America is Now a Global Energy Superpower
The U.S. has strict regulations in effect preventing the export of crude oil to international markets. This prevents the booming U.S. shale oil industry from reaching buyers in countries that desperately need access to cheap oil, and in so doing it preponderates the world’s reliance on volatile Middle East oil. The argument in favour of expanding domestic oil drilling in the U.S. and exporting that oil to countries that need it has long posited that the world needs to sever its reliance on OPEC’s oil monopoly once and for all. With America at the helm, the dynamics change and fierce competition will result – thereby benefiting all the world’s oil consuming nations. Europe is no exception. Countries across Europe are heavily reliant on Russian natural gas – a major source of energy. But with punitive sanctions being imposed on Russia, could U.S. energy sources be a viable substitute?
European Energy Consumption Trends
Changing trends in European consumption have been taking place of late. In fact, the levels of energy consumption are the lowest they have been in over 20 years. According to the data collected from the European Commission (Eurostat), primary energy consumption dropped by 0.2% from 1990–2013. The findings reflect that the consumption of fossil fuels and oil declined by 37.1% and 14% respectively. Yearly consumption of energy in Europe is clearly on the downtrend, and this is a direct result of several factors. On the plus side, the declining energy needs point to higher consumption of renewables and it also reflects enhanced energy efficiency in Europe. The flip-side of the coin is that European productivity is down and eurozone member countries are feeling the pinch.
However, with that said, it is clear that Europe relies on large quantities of fuel imports, mainly from Norway and the Middle East. While OPEC and U.S. shale oil companies are now over-supplying oil at dirt-cheap prices, the time will come when the oil price will hit $80 per barrel or more and it will start impacting on industry and economies across Europe in a negative way. For Europe, rising prices would be welcomed by the ECB (European Central Bank) as fears of deflation have given rise to a massive €60 billion monthly bond repurchase programme. For the U.S. however, there is plenty of excess capacity to supply Europe with to break the stranglehold that Russia has over Europe’s energy ‘Pipeline Lifeline’. The U.S. produces light sweet Crude oil and refines heavy oil, and according to the EIA, the United States now produces 9.2 million bpd which has resulted in a drop in demand for Brent crude by 3 million bpd.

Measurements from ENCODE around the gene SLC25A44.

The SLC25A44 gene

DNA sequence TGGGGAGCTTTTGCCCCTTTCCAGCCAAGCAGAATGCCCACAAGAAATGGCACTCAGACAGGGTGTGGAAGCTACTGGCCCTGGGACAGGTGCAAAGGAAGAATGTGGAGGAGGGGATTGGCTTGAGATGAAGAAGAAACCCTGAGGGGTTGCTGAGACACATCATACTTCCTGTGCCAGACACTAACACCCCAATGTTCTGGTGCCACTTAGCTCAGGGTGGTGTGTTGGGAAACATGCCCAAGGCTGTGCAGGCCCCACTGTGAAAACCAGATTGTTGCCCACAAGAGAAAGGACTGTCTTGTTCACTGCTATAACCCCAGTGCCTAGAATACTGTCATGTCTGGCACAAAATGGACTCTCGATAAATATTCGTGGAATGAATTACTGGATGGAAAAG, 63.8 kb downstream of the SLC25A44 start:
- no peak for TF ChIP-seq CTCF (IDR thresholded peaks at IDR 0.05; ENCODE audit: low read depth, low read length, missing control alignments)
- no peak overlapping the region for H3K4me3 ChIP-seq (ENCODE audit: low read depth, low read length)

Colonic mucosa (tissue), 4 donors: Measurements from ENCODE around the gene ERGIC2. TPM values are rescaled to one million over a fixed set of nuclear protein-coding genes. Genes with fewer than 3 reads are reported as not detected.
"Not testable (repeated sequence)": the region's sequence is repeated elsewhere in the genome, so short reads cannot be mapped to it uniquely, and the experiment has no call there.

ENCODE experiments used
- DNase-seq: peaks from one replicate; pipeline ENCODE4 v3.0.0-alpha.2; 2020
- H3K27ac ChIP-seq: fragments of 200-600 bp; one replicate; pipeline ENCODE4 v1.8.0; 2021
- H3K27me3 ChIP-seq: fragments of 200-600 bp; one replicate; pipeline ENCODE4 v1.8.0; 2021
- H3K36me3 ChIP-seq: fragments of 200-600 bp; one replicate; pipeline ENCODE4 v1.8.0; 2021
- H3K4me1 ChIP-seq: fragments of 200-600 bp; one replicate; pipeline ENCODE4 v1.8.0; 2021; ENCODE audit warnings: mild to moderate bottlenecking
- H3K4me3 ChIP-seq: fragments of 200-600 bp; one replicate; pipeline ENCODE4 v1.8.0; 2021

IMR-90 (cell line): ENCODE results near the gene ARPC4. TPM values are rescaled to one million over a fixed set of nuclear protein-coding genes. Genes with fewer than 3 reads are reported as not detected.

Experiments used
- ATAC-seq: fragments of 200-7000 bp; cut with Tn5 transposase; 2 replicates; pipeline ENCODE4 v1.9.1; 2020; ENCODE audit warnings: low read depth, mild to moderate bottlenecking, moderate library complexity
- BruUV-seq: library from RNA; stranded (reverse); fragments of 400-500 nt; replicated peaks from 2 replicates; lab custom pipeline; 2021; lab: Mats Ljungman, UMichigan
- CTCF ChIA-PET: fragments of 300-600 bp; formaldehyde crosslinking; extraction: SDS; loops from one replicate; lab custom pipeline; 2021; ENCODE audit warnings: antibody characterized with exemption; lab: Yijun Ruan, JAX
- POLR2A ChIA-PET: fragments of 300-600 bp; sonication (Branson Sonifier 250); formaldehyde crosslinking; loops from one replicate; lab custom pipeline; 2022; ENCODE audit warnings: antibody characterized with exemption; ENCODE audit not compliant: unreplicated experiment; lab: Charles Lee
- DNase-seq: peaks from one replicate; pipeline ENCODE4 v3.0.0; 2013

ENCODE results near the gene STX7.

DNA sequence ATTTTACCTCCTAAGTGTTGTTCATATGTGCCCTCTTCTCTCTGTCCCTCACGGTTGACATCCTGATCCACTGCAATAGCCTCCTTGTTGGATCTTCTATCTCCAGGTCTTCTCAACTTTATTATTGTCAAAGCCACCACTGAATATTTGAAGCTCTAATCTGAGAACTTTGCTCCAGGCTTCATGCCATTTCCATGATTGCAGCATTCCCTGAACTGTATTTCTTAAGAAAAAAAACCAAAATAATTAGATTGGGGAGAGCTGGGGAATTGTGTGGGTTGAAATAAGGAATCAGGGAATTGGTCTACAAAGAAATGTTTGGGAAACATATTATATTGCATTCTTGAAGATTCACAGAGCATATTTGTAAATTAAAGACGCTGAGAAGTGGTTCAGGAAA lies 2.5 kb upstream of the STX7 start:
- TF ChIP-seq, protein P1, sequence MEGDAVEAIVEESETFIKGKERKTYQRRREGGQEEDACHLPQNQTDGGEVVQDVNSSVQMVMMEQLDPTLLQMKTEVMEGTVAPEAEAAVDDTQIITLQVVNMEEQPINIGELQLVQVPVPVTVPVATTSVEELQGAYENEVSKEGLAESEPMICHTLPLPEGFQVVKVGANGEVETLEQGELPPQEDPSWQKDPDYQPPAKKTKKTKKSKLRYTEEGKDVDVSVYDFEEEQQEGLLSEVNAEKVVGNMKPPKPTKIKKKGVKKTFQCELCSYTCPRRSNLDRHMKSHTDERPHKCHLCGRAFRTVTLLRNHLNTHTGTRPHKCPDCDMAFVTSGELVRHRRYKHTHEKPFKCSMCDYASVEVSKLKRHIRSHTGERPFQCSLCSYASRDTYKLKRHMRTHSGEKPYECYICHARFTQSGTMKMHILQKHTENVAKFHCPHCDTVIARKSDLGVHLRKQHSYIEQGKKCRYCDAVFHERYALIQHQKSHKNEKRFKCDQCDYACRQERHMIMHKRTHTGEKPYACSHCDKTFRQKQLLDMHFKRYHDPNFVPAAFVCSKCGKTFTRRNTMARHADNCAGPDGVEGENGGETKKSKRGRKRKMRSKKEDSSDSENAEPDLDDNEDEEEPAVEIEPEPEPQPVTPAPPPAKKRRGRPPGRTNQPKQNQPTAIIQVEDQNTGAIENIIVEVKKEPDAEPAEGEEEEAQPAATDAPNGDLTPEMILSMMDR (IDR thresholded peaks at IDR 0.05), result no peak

Can Excess U.S. WTI Crude Find a Market in Europe?
Yes it most certainly can, but policymakers in the U.S. lack the political will to change legislation. The sheer glut of crude oil inventories will soon result in no excess storage capacity in the U.S., Europe or with OPEC member countries. Supply grossly exceeds demand and oil companies are churning out oil at an unprecedented rate, hoping to cash in when prices rise. However by not allowing U.S. shale oil exports, the entire U.S. industry is being placed at risk. Not surprisingly, it’s not WTI crude oil that determines gasoline prices in the U.S., it’s the higher-priced Brent crude oil price.
The ICF determined that if Americans remove the ban on exports, up to $5.8 billion per annum could be saved until 2035. More importantly, America could serve the needs of Europe and other nations – thereby providing a safer, more reliable and trustworthy alternative to Middle East oil. The European countries most dependent on imports of energy supplies are Italy (77%), Germany (63%), and France (48%). From a European perspective, the use of nuclear power for energy now accounts for 29% of all consumption needs.
White House Weighs In
Even the White House acknowledged that European reliance on Russian energy (gas and oil) is not a positive thing. Energy security is quickly assuming its rightful place as one the core issues that needs to be tackled for the economic and geopolitical security of the world. For now, the tit-for-tat between Russia and Europe will continue and U.S. policymakers will consider lifting the ban, but don’t expect anything to change any time soon.